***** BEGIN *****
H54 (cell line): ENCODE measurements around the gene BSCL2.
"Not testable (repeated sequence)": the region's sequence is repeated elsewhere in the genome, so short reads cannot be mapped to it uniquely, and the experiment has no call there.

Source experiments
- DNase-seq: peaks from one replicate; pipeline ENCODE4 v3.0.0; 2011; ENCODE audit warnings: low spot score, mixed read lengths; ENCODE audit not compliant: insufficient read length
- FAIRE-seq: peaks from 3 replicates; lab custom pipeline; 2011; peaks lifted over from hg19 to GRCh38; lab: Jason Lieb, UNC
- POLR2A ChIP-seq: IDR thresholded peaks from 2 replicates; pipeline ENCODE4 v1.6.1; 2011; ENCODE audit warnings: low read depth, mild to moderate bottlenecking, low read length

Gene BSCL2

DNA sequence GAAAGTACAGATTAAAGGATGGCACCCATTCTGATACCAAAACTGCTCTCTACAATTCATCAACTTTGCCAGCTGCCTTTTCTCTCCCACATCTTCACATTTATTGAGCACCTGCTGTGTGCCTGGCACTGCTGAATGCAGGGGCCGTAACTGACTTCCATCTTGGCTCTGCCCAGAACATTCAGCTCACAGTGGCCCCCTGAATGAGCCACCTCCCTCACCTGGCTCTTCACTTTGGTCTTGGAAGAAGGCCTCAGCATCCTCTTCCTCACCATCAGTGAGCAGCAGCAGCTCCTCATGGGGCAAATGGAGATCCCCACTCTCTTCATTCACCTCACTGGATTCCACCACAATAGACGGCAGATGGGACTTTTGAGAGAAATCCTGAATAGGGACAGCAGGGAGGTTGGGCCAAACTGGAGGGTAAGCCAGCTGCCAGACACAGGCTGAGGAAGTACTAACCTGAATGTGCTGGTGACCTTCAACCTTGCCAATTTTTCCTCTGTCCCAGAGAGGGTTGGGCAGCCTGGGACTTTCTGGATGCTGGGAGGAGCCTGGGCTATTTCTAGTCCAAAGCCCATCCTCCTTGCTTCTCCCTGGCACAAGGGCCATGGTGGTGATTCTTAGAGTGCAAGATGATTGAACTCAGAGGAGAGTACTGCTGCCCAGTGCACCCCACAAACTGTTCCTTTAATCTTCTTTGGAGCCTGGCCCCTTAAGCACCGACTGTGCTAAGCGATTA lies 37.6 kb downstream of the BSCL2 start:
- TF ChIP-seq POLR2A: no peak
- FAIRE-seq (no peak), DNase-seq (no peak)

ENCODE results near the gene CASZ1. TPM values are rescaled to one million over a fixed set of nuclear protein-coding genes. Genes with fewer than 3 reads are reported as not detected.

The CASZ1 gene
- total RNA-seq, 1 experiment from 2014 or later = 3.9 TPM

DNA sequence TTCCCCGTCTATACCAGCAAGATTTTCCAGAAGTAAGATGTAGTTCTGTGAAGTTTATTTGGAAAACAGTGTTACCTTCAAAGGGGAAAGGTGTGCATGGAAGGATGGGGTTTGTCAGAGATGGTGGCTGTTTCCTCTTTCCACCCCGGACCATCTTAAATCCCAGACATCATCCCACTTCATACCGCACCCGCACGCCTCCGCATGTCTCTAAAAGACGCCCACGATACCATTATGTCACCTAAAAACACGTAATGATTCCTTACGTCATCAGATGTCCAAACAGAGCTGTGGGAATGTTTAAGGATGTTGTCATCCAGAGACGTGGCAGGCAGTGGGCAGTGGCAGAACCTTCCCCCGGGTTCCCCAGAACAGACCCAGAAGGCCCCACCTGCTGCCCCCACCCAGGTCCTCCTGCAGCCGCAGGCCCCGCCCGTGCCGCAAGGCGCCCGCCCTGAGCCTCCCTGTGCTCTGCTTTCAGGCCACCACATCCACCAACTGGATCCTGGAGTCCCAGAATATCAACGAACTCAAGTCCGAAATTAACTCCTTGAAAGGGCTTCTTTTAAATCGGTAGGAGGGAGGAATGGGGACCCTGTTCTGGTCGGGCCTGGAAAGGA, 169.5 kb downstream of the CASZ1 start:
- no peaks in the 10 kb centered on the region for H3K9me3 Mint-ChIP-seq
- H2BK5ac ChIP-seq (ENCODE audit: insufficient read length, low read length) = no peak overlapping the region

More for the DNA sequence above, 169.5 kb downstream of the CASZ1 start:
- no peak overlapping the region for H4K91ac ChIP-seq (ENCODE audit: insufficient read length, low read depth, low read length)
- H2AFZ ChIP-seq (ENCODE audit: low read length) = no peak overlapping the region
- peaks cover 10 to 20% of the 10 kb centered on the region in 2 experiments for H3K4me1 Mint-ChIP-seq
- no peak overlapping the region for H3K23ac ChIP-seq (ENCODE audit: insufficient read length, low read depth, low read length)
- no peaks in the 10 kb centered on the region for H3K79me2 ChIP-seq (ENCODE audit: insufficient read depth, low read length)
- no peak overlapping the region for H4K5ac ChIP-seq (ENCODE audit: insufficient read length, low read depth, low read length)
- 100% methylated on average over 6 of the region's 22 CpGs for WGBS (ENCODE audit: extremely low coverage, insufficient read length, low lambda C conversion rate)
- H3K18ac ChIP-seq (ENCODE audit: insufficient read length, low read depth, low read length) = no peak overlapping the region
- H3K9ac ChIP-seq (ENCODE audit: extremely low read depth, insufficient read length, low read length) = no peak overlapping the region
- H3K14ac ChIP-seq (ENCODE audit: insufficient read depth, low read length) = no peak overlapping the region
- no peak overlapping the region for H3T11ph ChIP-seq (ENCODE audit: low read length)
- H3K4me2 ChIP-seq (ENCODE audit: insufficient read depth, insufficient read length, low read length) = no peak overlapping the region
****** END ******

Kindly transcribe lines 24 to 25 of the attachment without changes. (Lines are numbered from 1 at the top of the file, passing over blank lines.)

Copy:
- 100% methylated on average over 6 of the region's 22 CpGs for WGBS (ENCODE audit: extremely low coverage, insufficient read length, low lambda C conversion rate)
- H3K18ac ChIP-seq (ENCODE audit: insufficient read length, low read depth, low read length) = no peak overlapping the region